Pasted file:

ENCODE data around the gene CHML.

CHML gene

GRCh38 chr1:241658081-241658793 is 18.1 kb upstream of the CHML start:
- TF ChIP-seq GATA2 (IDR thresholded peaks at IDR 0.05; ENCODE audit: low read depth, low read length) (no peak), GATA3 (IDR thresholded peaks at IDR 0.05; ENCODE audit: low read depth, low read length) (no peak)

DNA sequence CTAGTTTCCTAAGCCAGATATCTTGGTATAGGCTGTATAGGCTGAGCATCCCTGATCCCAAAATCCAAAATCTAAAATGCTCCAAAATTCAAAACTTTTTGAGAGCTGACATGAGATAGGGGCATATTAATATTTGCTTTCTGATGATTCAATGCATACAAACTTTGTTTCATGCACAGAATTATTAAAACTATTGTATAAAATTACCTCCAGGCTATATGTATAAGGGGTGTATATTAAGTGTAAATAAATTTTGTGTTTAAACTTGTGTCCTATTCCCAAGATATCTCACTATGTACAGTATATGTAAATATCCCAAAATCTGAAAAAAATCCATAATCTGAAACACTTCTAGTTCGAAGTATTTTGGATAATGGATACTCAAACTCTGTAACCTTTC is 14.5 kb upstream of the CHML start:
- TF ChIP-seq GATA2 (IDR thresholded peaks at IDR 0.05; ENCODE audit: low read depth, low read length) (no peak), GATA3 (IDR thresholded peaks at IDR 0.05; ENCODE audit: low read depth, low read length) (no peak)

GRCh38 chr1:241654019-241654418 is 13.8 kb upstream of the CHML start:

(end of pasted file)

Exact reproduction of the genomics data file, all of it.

ENCODE data around the gene CHML.

CHML gene

GRCh38 chr1:241658081-241658793 is 18.1 kb upstream of the CHML start:
- TF ChIP-seq GATA2 (IDR thresholded peaks at IDR 0.05; ENCODE audit: low read depth, low read length) (no peak), GATA3 (IDR thresholded peaks at IDR 0.05; ENCODE audit: low read depth, low read length) (no peak)

DNA sequence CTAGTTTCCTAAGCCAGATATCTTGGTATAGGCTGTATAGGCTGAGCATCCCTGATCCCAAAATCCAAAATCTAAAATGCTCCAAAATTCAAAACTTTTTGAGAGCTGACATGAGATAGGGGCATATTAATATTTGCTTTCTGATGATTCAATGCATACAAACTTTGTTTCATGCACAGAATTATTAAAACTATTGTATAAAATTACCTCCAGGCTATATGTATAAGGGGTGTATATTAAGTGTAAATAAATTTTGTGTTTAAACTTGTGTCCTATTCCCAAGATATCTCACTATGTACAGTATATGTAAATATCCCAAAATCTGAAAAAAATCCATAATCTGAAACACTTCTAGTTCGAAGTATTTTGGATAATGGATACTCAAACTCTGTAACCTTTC is 14.5 kb upstream of the CHML start:
- TF ChIP-seq GATA2 (IDR thresholded peaks at IDR 0.05; ENCODE audit: low read depth, low read length) (no peak), GATA3 (IDR thresholded peaks at IDR 0.05; ENCODE audit: low read depth, low read length) (no peak)

GRCh38 chr1:241654019-241654418 is 13.8 kb upstream of the CHML start: